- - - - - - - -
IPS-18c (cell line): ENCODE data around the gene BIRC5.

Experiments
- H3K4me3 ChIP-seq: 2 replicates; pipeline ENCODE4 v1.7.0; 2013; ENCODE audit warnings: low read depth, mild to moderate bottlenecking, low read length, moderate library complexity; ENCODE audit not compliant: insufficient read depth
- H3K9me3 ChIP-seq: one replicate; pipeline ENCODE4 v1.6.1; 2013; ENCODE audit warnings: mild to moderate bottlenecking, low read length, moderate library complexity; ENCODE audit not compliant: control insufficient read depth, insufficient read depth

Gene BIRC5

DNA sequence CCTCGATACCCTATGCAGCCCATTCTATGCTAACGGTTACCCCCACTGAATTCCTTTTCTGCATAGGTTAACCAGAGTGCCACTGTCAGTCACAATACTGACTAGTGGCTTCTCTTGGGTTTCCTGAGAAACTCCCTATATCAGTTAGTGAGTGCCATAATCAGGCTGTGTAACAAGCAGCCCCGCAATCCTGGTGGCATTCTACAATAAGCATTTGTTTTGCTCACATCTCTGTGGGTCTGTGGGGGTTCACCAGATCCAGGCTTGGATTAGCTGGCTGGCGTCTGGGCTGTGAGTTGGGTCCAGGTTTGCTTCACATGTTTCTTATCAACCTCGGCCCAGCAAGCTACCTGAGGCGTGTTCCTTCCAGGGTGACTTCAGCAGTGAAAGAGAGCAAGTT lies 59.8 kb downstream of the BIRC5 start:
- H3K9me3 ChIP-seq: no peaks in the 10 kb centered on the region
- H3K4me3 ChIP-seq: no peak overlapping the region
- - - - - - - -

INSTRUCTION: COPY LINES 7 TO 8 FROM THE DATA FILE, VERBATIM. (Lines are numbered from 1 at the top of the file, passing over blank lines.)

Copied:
- H3K9me3 ChIP-seq: no peaks in the 10 kb centered on the region
- H3K4me3 ChIP-seq: no peak overlapping the region